Praying to Saints and Folk Magic: Sant'Espedito di Melitene

St. Expeditus of Melitene is also known as St. Expedite. The date, April, and place, Melitene, of his martyrdom was commemorated in the Martyrologium Hieronymianum in the 5th or 6th century. (Apparently this martyrology was compiled in northern Italy in the 5th century and there was another created in Gaul in the 6th century. Historians argue over these points.)

Sant'Espedito is the patron saint of merchants, dealers, translators, sailors, navigators, students, examinees, dispatchers, parcel-carriers, urgent causes, and quick results. Many people pray to him to expedite important matters. He is invoked against procrastination. He is also prayed to for successful and speedy resolutions in lawsuits. Some folks in the computer tech field have adopted him as their unofficial patron saint. His feast day is April 19.

The cult of St. Expeditus of Melitene was popular in Sicily and Germany in the 18th century, however veneration may date back to the Middle Ages in Turin. In 1781, S. Expedito, was chosen patron of the town of Acireale in Sicily. In the 18th century, German pictures of him plainly depicted St. Expeditusas as a saint to be invoked against procrastination.

In iconography, the saint has a crow under his foot with the writing cras ("tomorrow"). The ancient Romans mimiced a crow's call as "cras cras." In Italian, the crow's call is "cra cra," while the English version is "caw caw." In his hand, he holds a cross with the writing hodie ("today"). In Germanic countries, the saint indicates a clock. The Latin word, "expeditus," was also the name of a category of footsoldier marching unimpeded by baggage, as well as “fast”). Thus, Expeditus is portrayed as a Roman soldier.

It seems this saint's name and icongraphy has always revolved around puns. By stomping the crow, he conquers the vice of procrastination (pro-CRAS-tination) as the crow squawks in Latin cras.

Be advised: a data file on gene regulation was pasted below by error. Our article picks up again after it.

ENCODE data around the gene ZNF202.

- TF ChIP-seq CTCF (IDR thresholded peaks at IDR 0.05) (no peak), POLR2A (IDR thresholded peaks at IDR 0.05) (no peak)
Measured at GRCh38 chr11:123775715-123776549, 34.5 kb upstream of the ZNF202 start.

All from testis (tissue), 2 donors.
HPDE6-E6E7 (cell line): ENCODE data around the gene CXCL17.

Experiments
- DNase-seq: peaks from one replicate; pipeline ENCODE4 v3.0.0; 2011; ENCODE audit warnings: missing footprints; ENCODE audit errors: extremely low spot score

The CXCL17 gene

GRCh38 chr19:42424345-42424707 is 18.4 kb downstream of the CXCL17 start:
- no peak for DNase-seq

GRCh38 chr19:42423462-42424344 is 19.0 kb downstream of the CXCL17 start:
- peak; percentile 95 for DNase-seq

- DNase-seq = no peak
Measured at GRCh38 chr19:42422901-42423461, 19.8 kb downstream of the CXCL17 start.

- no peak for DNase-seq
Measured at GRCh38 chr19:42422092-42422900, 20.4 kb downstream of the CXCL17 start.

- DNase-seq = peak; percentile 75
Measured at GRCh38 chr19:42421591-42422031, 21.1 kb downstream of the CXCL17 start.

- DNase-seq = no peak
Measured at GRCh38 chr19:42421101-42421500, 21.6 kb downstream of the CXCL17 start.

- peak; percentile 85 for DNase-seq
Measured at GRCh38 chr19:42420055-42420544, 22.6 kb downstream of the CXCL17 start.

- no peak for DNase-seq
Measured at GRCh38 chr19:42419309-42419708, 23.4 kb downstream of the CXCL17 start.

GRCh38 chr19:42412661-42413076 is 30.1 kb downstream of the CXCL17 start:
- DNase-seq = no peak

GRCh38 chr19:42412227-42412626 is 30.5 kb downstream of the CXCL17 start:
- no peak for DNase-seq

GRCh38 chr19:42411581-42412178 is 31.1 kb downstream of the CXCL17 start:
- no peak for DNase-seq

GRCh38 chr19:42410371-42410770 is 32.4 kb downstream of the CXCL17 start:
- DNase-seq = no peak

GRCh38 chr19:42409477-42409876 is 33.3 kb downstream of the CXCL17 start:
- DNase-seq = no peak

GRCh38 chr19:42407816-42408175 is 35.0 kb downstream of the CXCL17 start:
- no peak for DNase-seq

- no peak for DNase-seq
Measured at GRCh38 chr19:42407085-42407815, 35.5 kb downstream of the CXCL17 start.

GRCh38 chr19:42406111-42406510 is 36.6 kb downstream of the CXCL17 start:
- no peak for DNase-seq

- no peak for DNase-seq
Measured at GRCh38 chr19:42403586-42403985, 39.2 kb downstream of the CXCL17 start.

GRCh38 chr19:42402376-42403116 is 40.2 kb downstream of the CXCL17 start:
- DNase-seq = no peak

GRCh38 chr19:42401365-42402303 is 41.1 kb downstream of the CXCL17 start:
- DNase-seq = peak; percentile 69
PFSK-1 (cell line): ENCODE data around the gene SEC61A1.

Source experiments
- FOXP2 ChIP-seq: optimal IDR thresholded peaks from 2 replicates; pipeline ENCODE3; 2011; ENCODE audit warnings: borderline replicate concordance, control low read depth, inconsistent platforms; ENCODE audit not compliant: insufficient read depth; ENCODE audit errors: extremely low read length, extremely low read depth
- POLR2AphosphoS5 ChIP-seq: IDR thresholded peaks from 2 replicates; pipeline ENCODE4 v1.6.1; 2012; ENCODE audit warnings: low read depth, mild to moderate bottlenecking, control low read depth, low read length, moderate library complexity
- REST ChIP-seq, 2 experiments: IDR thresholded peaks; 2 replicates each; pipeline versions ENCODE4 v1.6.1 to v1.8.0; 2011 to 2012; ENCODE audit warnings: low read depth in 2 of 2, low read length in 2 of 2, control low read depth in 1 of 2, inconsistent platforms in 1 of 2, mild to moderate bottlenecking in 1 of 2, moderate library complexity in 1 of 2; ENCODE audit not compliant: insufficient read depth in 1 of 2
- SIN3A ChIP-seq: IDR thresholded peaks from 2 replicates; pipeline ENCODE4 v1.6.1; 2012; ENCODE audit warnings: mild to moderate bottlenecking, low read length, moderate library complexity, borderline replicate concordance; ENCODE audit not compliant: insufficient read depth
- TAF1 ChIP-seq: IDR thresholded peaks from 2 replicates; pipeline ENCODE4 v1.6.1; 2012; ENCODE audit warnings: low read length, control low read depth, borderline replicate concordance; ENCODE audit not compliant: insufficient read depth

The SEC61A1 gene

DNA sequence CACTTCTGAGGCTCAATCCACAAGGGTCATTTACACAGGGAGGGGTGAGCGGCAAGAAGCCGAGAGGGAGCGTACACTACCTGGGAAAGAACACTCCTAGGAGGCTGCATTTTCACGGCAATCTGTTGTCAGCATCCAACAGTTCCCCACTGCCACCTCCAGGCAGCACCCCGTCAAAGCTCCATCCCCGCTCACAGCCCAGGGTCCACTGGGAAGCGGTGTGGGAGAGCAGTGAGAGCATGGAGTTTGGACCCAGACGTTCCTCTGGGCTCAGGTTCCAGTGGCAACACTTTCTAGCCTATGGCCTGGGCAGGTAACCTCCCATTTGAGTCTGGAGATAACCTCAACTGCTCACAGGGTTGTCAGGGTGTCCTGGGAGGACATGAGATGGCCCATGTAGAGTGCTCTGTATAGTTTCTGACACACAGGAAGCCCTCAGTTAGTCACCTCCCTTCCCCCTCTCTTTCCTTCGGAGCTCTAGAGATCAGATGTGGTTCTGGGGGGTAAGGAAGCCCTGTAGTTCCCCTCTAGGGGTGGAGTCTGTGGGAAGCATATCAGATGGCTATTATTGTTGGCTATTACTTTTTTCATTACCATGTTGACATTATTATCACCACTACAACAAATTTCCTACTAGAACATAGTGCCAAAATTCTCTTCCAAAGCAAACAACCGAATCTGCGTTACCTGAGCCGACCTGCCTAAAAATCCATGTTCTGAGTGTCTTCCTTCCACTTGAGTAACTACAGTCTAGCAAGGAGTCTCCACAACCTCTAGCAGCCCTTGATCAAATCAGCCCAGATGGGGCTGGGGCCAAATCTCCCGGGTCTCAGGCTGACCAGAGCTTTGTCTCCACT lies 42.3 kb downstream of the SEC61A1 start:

There is a story about St. Expedite that involves a crate of relics or a saint statue arriving in shipment to a small covent or little church. The story continued to explain the invoice for the package was lost. However the outside of the package was marked "EXPEDITE," or in some versions of the story "SPEDITO." However this tale has the earmarks of an urban legend because this same event was supposed to have happened in Sao Paulo, Paris, New Orleans, and Haiti.

Here is an Italian prayer to Sant'Espedito di Melitene:

S. Espedito, mio protettore, in te ripongo la speranza che le mie suppliche possano essere esaudite, se son per il mio bene. Tip prego, chiedi al Signore, per l'intercessione della Verigine Maria, di concedermi il perdono dei peccati e la grazia di combiare la mia via, particolarmenta la grazia di ..., ed io prometto di seguire il tuo esempio e di propagare la devozione verso di te.
The tradtional color for petition candles to Sant'Espedito on home altars is red. If the saint grants a petition, the petitioner ought to express gratitude in some manner. Some place fresh flowers beside his statue either in a church, or at the petitioner's own home. Others set out an offering of a slice of pound cake on the home altar. Others offer a piece of fruit. Some prayers promise that the petitioner will spread the the saint's name to others. In that case, a petitioner could take out a personals ad in a newspaper thanking the saint for his quick intercession.

St. Expedite may be petitioned anytime, but he is frequently offered red candles on Wednesday as a simple devotion. Some suggest Thursday with yellow candles.

Useful Prayers: Prayer to St. Expedite
Useful Prayers: Quick Prayer to St. Expedite

St. Expeditus Don’t Get No Respect

Main index page